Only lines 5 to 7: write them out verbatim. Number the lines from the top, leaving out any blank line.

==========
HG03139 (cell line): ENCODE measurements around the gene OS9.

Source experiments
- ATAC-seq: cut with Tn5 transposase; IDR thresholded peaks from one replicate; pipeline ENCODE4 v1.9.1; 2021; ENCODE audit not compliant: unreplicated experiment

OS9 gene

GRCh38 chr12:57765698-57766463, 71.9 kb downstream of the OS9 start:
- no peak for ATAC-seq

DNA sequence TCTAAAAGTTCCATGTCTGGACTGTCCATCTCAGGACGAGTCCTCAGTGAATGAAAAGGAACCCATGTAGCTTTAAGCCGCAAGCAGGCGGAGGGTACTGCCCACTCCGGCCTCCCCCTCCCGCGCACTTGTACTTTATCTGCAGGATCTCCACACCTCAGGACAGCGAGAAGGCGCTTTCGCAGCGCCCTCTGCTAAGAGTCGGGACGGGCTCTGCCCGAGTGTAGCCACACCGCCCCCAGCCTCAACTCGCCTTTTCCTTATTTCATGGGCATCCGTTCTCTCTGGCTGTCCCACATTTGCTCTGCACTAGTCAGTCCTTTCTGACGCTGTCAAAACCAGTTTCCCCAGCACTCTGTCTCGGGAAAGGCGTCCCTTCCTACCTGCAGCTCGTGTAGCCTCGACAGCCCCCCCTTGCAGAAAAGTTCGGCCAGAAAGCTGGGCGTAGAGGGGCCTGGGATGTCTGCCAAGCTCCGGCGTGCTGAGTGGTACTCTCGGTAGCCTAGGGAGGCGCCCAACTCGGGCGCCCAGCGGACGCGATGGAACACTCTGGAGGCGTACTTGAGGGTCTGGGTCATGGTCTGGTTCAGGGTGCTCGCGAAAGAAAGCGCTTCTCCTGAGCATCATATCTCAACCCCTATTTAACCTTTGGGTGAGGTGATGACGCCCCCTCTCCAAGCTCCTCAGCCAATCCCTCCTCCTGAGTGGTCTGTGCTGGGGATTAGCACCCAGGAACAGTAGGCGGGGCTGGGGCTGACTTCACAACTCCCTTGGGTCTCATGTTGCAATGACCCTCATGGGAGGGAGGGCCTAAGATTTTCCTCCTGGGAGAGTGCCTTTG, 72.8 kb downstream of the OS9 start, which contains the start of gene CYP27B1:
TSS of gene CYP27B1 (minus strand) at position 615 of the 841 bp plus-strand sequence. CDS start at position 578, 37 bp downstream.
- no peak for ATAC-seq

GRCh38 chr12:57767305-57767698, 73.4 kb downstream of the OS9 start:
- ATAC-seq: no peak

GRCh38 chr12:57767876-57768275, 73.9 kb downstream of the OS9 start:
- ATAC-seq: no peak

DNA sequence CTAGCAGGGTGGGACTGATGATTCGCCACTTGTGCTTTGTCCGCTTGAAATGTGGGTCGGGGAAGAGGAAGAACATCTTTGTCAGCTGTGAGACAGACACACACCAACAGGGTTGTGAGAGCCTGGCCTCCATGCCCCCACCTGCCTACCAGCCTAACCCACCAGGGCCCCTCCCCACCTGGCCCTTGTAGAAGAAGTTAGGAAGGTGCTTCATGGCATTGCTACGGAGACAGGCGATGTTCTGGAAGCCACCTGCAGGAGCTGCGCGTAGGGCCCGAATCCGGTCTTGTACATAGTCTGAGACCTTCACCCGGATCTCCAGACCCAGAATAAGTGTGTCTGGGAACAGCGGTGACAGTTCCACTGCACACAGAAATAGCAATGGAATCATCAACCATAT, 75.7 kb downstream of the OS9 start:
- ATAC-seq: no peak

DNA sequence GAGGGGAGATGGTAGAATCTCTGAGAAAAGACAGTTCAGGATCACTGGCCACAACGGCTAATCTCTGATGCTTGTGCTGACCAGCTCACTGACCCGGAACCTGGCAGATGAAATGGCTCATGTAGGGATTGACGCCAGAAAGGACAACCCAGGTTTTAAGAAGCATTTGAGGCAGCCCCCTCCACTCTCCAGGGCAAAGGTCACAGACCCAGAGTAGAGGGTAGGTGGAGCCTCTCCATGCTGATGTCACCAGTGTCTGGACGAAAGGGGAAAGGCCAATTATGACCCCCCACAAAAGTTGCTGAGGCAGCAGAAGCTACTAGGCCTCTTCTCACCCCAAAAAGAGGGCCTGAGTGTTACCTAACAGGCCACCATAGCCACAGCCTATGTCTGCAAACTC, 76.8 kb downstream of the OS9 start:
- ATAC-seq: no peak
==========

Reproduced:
GRCh38 chr12:57765698-57766463, 71.9 kb downstream of the OS9 start:
- no peak for ATAC-seq

DNA sequence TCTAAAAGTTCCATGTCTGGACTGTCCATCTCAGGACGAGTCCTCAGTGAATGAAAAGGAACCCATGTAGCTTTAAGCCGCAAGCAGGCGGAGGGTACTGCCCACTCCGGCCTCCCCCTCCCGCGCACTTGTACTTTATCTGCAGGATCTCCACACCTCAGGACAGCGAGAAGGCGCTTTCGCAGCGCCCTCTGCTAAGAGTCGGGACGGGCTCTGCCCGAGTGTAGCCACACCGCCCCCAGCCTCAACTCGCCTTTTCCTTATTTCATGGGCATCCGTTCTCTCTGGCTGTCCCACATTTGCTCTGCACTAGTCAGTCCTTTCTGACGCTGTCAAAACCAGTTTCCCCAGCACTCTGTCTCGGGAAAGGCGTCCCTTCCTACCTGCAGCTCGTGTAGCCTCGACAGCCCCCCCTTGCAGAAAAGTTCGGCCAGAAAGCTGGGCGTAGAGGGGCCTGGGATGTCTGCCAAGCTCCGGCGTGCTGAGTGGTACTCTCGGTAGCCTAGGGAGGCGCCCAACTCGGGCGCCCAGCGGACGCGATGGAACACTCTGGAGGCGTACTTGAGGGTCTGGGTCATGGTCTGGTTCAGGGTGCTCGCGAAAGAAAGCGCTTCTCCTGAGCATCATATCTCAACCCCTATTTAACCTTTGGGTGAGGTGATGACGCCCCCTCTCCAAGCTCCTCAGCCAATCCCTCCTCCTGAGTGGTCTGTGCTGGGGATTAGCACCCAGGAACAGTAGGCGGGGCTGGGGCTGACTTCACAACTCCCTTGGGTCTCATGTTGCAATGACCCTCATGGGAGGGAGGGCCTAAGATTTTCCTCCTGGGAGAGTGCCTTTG, 72.8 kb downstream of the OS9 start, which contains the start of gene CYP27B1: